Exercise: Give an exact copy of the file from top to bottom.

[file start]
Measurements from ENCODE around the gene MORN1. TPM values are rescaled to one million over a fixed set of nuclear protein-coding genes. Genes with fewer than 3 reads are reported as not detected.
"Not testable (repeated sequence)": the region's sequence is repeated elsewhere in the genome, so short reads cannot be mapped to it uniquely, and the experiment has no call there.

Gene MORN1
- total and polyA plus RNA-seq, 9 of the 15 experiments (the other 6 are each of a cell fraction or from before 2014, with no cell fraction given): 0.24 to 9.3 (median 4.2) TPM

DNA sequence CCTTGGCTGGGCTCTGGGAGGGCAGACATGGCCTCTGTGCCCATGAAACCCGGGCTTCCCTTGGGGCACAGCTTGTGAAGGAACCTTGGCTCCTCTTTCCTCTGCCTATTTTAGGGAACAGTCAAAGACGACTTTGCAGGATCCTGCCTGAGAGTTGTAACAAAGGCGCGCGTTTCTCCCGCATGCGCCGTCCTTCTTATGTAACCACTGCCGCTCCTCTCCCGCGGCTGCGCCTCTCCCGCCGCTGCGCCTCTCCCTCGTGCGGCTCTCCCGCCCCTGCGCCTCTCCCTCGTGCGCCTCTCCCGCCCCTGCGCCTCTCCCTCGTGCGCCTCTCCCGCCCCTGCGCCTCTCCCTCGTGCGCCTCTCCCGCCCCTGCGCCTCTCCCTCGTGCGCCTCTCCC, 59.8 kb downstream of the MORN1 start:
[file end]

Measurements from ENCODE around the gene MORN1. TPM values are rescaled to one million over a fixed set of nuclear protein-coding genes. Genes with fewer than 3 reads are reported as not detected.
"Not testable (repeated sequence)": the region's sequence is repeated elsewhere in the genome, so short reads cannot be mapped to it uniquely, and the experiment has no call there.

Gene MORN1
- total and polyA plus RNA-seq, 9 of the 15 experiments (the other 6 are each of a cell fraction or from before 2014, with no cell fraction given): 0.24 to 9.3 (median 4.2) TPM

DNA sequence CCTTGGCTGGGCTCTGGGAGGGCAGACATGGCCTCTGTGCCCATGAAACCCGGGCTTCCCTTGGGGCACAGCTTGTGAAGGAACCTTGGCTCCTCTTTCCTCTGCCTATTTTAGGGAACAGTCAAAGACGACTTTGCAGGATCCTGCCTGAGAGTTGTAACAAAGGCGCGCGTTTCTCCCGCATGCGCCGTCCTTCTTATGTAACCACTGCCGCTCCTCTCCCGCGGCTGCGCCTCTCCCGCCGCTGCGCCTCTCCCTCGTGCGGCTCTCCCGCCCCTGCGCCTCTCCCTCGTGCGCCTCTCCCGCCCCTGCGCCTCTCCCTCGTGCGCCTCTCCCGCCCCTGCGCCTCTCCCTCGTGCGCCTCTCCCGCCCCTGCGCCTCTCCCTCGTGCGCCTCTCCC, 59.8 kb downstream of the MORN1 start: